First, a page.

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Definition of the Subject

Organic chemicals play an invaluable role in the modern lifestyle. They include pharmaceuticals, pesticides, plastics, fuels, solvents, explosives, surface coatings, adhesives, disinfectants, and fire retardants. From the perspective of conservation and sustainability, the preferred strategy is to use chemicals such that they perform their desired function, cause no unintended adverse effects, and hence leave no legacy of contamination. This is a fundamental component in the move toward “green chemistry ” which also strives to reduce resource depletion, energy use, ozone depletion, and interference with natural biogeochemical cycles . Of the over 50 million chemicals that have been characterized, most are organic compounds. Some 100,000 are commercially produced in quantities large enough to raise concerns that they may become present in the...

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Abbreviations

Bioaccumulation:

The phenomenon similar to bioconcentration but including uptake from food as well as uptake from the ambient environment. This is expressed as a bioaccumulation factor (BAF) and generally applies to organisms in the environment. The BAF is the steady-state ratio of the chemical concentration in the organism to that in the environment.

Bioconcentration:

The phenomenon by which an organism, such as a fish, absorbs chemical from its ambient environment of water or air by respiratory uptake and/or dermal absorption. The steady-state ratio of the chemical concentration in the organism to the chemical concentration in its ambient environment of water or air is the bioconcentration factor, (BCF) and the BCF is usually measured in a laboratory test.

Biomagnification:

The ratio of the chemical concentration in the predator to that of the prey.

Hazard:

The inherent toxic potency of a chemical, usually expressed as the quantity or concentration of the substance necessary to elicit a defined adverse effect in the organism.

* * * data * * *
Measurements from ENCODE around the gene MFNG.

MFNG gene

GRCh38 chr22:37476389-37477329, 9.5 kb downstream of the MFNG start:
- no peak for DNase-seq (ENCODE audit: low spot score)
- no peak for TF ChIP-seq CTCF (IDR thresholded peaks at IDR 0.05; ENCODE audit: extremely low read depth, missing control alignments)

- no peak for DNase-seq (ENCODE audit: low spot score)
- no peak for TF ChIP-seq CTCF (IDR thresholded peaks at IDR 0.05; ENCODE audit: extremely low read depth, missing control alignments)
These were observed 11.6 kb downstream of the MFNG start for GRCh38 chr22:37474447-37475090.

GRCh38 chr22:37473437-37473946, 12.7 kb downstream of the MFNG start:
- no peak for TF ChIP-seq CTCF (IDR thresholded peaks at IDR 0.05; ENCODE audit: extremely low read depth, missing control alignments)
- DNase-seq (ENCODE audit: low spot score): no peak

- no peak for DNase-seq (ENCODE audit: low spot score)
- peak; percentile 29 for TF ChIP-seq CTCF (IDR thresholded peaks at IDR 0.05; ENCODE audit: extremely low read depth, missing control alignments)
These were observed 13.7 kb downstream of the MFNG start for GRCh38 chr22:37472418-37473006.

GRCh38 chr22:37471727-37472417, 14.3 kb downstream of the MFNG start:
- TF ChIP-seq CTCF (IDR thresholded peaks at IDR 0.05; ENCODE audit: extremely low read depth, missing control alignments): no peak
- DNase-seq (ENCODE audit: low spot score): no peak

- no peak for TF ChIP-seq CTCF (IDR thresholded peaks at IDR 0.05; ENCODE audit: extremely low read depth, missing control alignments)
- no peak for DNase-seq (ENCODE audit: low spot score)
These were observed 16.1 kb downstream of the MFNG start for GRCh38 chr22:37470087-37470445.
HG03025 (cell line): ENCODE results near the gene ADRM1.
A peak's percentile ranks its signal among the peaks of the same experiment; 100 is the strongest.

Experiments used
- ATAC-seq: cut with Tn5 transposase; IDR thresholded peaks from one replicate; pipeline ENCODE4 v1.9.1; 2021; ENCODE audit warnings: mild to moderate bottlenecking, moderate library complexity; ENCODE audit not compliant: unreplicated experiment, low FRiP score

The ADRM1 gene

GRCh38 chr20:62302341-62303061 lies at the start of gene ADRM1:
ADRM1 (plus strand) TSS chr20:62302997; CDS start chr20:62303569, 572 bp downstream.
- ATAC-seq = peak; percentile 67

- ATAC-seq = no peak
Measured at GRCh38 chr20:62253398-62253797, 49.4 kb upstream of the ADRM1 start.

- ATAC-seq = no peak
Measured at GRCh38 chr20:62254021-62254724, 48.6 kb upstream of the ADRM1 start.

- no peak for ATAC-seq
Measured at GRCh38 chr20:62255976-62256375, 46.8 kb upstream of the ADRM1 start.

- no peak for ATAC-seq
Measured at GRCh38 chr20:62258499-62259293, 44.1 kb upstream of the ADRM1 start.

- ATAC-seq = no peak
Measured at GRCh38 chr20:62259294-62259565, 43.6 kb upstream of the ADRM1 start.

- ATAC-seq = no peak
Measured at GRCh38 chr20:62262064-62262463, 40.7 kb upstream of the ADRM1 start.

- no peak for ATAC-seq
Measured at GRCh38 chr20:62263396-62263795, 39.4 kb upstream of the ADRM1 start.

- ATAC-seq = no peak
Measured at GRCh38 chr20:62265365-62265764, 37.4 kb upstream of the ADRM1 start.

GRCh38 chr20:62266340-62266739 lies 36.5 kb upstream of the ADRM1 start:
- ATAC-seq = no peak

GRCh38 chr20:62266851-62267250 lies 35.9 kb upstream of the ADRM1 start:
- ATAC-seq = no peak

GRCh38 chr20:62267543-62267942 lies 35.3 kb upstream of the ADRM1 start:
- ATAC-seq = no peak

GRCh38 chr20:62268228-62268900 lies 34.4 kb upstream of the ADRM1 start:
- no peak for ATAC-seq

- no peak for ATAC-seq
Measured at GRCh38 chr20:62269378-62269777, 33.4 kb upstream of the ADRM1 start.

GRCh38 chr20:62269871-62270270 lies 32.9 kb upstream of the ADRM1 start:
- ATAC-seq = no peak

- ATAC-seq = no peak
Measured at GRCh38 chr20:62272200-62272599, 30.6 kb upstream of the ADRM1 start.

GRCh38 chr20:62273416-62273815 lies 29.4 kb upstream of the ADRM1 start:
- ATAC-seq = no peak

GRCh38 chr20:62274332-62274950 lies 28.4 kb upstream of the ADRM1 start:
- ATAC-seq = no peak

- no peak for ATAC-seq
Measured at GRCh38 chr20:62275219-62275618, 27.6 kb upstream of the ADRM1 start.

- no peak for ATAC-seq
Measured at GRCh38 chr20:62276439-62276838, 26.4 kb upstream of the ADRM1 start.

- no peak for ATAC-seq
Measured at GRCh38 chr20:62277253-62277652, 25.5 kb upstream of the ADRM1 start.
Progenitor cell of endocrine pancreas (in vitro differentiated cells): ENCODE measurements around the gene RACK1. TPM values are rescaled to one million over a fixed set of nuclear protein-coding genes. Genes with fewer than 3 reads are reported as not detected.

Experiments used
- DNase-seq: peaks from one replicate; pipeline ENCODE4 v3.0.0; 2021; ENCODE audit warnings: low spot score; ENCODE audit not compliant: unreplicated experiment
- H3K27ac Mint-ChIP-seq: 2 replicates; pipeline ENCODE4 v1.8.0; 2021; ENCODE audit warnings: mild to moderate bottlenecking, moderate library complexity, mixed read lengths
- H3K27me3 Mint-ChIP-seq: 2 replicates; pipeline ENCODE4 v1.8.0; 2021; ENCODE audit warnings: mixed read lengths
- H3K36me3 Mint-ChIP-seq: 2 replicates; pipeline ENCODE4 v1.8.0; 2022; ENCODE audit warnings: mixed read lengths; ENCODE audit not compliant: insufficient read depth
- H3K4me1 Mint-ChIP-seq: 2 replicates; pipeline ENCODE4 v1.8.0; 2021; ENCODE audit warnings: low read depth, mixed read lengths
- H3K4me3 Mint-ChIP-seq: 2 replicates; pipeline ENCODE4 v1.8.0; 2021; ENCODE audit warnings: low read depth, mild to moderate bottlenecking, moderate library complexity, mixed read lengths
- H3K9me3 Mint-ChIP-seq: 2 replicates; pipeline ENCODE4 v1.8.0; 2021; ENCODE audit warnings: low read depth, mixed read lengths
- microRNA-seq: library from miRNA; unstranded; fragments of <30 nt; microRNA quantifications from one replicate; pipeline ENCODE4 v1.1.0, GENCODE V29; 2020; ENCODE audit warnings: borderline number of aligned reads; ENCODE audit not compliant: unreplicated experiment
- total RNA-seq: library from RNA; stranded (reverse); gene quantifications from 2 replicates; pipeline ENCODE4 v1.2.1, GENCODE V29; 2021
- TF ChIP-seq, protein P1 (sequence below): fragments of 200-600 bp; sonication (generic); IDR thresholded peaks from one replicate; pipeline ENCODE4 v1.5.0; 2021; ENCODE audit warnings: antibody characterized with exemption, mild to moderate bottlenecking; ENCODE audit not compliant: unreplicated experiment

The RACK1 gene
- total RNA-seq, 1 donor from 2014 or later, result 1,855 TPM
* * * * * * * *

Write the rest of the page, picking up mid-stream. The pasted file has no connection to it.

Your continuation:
Mass Balance Model:

A mathematical description of the fate and transport of a chemical in the environment, usually in the form of a computer program. The model provides a complete accounting of all processes experienced by the chemical and is used to estimate environmental concentrations, persistence, and exposures. Models may also be used to forecast future changes in concentrations as a result of actions to reduce contamination.

Persistence:

The average time that a discharged chemical survives in the environment before it is degraded into another substance or substances. It may be expressed as a “half-life” by analogy to radioactive substances or as a residence time.

Risk:

The likelihood that there will be an adverse effect as a result of exposure to the chemical. Risk thus depends both on toxic potency (hazard) and the prevailing exposure.

Toxicity:

The phenomenon by which a chemical substance elicits an adverse effect on an exposed organism. The effect may be death (lethality) or a less severe effect such as a failure to reproduce, an increased vulnerability to predation or significant behavioral changes.

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Correspondence to Simanga Gama .

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Gama, S., Arnot, J.A., Mackay, D. (2012). Toxic Organic Chemicals . In: Meyers, R.A. (eds) Encyclopedia of Sustainability Science and Technology. Springer, New York, NY. https://doi.org/10.1007/978-1-4419-0851-3_639

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